Monday, October 9, 2006
There is no rule against beginning a sentence with a coordinating conjunction.
--Bryan Garner, The Redbook: "[F]orget the idea that a conjunction should never start a sentence. Any writer can benefit from unlearning such baseless nonsense."
--Wilson Follett, Modern American Usage: "A prejudice lingers from the days of schoolmarmish rhetoric that a sentence should never begin with 'and.' The supposed rule is without foundation in grammar, logic, or art."
--Jacques Barzun, Simple and Direct: "It is plain from American and English literature that the most exacting writers use them ['and' and 'but'] without hesitation as normal openers."
--Joseph Williams, Style: Ten Lesson in Clarity and Grace: He calls the supposed rule "folklore."
--Theodore Bernstein, Miss Thistlebottom's Hobgoblins: [after noting the superstition against starting a sentence with "and" or "but"] "Nothing need be said about 'for,' 'nevertheless,' 'nor,' 'still,' and 'yet' as sentence starters because no one has thought (yet?) of raising any taboo against them. The fact that such taboos do exist should in itself suggest how idle are the ones conjured up against almost parallel words."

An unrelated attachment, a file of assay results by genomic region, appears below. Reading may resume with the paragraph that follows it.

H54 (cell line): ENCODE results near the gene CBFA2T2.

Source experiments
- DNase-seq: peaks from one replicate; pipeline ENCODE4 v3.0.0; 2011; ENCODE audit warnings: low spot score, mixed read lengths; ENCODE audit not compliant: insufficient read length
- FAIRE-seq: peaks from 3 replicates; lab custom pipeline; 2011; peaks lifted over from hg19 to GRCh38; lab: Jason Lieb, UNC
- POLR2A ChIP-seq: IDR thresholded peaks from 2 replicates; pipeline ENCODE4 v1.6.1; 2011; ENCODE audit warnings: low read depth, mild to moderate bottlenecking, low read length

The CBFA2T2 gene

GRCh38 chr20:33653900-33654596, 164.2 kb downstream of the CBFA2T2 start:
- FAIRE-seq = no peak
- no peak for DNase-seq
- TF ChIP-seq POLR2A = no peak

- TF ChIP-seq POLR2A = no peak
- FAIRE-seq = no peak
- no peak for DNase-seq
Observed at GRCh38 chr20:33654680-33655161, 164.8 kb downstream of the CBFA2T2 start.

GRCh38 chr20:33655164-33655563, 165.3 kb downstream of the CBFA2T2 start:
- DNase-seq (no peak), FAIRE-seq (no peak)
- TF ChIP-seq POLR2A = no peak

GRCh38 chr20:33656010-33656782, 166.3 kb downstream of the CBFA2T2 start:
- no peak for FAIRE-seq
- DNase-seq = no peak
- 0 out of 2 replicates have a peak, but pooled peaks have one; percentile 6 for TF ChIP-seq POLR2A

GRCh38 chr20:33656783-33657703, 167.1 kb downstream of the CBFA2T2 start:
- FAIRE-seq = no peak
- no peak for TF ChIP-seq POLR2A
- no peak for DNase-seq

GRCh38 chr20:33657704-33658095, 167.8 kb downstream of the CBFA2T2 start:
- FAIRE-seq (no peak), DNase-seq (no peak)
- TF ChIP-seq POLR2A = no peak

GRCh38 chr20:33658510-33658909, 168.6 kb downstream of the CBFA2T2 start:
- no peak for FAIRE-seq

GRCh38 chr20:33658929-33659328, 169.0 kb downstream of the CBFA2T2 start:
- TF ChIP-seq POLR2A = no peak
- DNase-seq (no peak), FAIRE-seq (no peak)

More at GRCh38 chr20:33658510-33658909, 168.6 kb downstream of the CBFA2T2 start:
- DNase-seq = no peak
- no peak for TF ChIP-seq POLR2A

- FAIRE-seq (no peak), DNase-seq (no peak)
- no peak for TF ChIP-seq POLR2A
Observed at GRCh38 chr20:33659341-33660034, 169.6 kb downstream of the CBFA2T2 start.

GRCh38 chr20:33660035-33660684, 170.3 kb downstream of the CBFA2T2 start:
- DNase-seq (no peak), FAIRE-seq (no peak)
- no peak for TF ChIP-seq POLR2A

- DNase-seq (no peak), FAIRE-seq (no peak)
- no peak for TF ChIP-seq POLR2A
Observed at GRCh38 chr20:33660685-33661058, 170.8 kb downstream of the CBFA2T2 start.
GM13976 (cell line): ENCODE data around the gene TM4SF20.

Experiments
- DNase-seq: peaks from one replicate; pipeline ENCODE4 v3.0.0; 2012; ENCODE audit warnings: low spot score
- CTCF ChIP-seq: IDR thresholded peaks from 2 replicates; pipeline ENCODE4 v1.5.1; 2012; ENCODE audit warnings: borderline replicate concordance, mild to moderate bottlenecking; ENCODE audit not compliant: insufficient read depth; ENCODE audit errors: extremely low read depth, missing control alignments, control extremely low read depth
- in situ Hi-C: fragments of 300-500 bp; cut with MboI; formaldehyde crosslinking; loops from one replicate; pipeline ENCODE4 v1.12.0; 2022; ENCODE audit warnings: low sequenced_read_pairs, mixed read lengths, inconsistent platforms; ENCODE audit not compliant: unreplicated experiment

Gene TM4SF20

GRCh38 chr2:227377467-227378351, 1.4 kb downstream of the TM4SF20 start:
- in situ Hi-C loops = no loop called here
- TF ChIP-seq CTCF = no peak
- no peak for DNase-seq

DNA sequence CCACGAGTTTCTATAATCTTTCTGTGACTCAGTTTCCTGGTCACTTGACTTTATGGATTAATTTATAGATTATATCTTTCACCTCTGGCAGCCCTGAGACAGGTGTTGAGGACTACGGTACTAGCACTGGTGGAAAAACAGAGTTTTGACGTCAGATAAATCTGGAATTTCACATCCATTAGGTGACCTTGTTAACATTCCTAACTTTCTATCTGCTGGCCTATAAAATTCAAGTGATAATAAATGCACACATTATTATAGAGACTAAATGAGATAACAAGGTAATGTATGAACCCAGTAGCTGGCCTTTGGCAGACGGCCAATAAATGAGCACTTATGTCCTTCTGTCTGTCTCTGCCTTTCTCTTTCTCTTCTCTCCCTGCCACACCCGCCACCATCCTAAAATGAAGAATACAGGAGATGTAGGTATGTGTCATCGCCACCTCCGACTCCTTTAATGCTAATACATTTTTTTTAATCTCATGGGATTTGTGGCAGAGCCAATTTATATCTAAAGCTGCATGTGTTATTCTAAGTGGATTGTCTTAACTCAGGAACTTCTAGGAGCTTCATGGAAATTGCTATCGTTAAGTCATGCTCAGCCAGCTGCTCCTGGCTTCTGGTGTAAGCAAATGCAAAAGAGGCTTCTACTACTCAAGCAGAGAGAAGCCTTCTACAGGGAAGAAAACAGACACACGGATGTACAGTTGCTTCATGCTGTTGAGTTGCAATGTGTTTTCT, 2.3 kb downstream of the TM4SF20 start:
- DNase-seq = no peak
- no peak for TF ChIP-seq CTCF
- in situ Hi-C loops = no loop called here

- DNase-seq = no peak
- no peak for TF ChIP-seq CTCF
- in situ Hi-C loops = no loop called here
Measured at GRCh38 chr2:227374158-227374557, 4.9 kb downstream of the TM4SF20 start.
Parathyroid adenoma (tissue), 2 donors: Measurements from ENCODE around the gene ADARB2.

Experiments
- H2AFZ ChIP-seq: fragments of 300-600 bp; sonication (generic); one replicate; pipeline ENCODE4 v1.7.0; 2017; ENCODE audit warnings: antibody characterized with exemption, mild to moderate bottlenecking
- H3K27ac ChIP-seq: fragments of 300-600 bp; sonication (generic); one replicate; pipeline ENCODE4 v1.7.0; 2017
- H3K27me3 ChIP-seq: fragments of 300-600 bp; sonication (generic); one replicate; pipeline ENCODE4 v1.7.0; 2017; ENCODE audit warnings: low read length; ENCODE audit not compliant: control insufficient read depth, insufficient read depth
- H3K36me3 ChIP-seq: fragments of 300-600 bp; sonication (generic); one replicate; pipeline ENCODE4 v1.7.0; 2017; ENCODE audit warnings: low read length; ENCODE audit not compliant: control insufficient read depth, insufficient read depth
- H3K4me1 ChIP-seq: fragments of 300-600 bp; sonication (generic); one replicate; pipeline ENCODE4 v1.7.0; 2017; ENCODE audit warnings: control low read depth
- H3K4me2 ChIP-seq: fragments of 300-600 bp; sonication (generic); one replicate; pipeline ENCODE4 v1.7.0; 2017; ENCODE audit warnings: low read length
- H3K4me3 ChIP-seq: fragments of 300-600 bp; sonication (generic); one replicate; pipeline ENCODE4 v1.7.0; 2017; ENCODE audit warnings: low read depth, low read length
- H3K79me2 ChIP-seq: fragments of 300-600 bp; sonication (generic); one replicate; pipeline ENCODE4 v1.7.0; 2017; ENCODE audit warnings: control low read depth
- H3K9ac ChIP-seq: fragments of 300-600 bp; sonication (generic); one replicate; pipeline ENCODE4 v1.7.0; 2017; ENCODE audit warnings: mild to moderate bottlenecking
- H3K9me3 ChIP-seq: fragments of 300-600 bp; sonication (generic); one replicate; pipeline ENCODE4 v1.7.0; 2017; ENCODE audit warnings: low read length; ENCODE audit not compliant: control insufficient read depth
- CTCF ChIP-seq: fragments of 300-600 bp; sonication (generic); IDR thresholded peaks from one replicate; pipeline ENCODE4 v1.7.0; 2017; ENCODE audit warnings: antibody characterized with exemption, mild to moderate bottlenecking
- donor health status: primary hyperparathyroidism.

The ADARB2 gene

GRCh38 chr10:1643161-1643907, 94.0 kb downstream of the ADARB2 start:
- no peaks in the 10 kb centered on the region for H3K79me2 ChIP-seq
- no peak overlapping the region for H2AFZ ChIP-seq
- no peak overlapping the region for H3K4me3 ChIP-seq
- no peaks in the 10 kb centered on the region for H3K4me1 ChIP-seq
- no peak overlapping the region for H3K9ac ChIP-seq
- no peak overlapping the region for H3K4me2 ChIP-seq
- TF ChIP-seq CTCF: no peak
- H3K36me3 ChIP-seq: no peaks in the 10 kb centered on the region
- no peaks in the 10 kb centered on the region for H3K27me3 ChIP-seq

--Yours truly, in Lifting the Fog of Legalese: "Listen to how you talk. 'But' is far more common and more deft than 'however' to show contrast at the beginning of a sentence."
- Professor Joe Kimble, Thomas M. Cooley Law School